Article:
• Notification: Where we ask for our visitor's name and notify the person they are here to visit that they've arrived.
  • Staff Welcome: Where we detect staff via facial recognition and welcome them back (and add fun messages like happy birthday, happy anniversary, etc.).
  • Information: Where anybody can get information about what options are available and how to navigate within the virtual concierge.
  • Idle: When the visitor or staff scenes are closed, we provide suggestions on how to further interact with the virtual concierge.

User Flows

We have implemented two user flows so far, Visitor and Staff (with plans to expand on these later).

When a staff member starts a conversation with the Virtual Host we use face detection and the AWS Rekognition API to discover who that person is and welcome them back.

For visitors, a more detailed scenario is implemented. They start interacting with the Virtual Host by saying "Hi, Fiona" (the name of the virtual host can be customised), or just pressing the start button.

From there, further instructions are provided which will be read to them. Visitors can then speak their intentions. For example:

I am here to see Yaser


Visiting Alex

Once we detect their intent, we can then transfer them to the verification scene where we show the people with the name they mentioned.

The default name detection is terrible so we are providing Lex with specific names and their synonyms to search against. We also show our visitor a picture of each person to help them better identify who they are visiting.

Once our visitor confirms who they're meeting, we redirect to the notification scene, where they enter their name and we notify the person they're seeing that they have arrived.

Behind the scenes

The web application has a main script containing a web worker. The web worker has all the background activities required for the application to operate.
Services like face detection, face recognition, voice recording, and communication between the main thread and web worker are all handled here.

As an example, when you press the mic button and speak, the audio is captured in an event handler which encodes it and sends it to Poly for conversion to text.

Similarly, when someone stands in front of the camera, a method in the worker gets called, tries to detect a face and if the face is detected, sends a picture to Amazon Rekognition service to see if that person is known.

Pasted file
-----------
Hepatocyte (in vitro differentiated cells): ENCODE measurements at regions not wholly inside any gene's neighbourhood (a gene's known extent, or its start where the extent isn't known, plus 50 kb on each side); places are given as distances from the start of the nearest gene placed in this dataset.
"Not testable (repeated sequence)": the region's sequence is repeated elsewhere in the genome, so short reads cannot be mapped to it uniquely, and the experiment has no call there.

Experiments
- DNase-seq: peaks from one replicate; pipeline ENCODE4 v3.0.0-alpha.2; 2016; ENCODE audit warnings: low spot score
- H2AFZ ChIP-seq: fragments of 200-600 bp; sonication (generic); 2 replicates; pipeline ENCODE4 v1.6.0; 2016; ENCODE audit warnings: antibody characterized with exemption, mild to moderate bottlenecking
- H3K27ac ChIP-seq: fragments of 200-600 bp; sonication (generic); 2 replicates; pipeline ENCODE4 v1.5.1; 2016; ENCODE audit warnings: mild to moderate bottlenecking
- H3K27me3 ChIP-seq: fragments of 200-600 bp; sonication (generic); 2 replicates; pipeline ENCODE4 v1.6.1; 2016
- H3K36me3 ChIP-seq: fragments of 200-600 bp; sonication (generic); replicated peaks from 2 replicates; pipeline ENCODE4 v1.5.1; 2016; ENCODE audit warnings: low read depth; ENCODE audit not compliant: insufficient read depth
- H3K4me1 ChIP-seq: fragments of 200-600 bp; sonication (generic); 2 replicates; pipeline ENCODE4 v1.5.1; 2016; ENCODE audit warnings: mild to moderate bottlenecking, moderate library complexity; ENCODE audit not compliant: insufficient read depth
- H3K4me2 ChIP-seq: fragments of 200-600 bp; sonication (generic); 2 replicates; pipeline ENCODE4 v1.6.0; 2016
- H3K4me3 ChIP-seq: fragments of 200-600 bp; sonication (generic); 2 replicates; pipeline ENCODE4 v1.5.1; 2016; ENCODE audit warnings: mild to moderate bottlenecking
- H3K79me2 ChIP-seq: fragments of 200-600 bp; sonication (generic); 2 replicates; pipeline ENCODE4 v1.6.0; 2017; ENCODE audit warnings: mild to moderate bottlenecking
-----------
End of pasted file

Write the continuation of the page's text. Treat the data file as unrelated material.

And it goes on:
Multiple services are used behind the scenes. At the core of this experience is the ability to converse with the Sumerian Host which is enabled by the Sumerian Dialogue (chatbot) and Speech (text-to-speech) components, as well as the animation system that syncs the gestures and lip-sync with the speech. You can use the Host component's Point of Interest system in conjunction with OpenCV's face detection to follow the location of the user's face, relative to the webcam screen space.

Key findings

The team was pleased with the overall experience using the Amazon Virtual Concierge, though we found few issues that are worth mentioning.

  • Amazon Sumerian doesn't support collaboration. Only one person can edit a particular scene at a time.
  • You cannot keep the source code in source control. At most, you can export the whole scene as a zip file and share it.
  • Even simple scenes take time to compose.
  • The produced JavaScript bundle is not well optimised, even though Amazon is using Webpack.
  • AWS JavaScript SDK is great and well documented.


We had a great opportunity to experiment with the virtual concierge and create an unforgettable user experience.

As a team, we also loved being able to use some new AWS services and integrate them to solve a genuine problem rather than just learning the theory of how something works.


This proof of concept wouldn't have been possible without the help of these amazing people:

  • Alex Mackey
  • Donna Spencer
  • Geoff Polzin
  • Satvik Kumar
  • Curtis Lusmore
  • Prashanth Nagaraj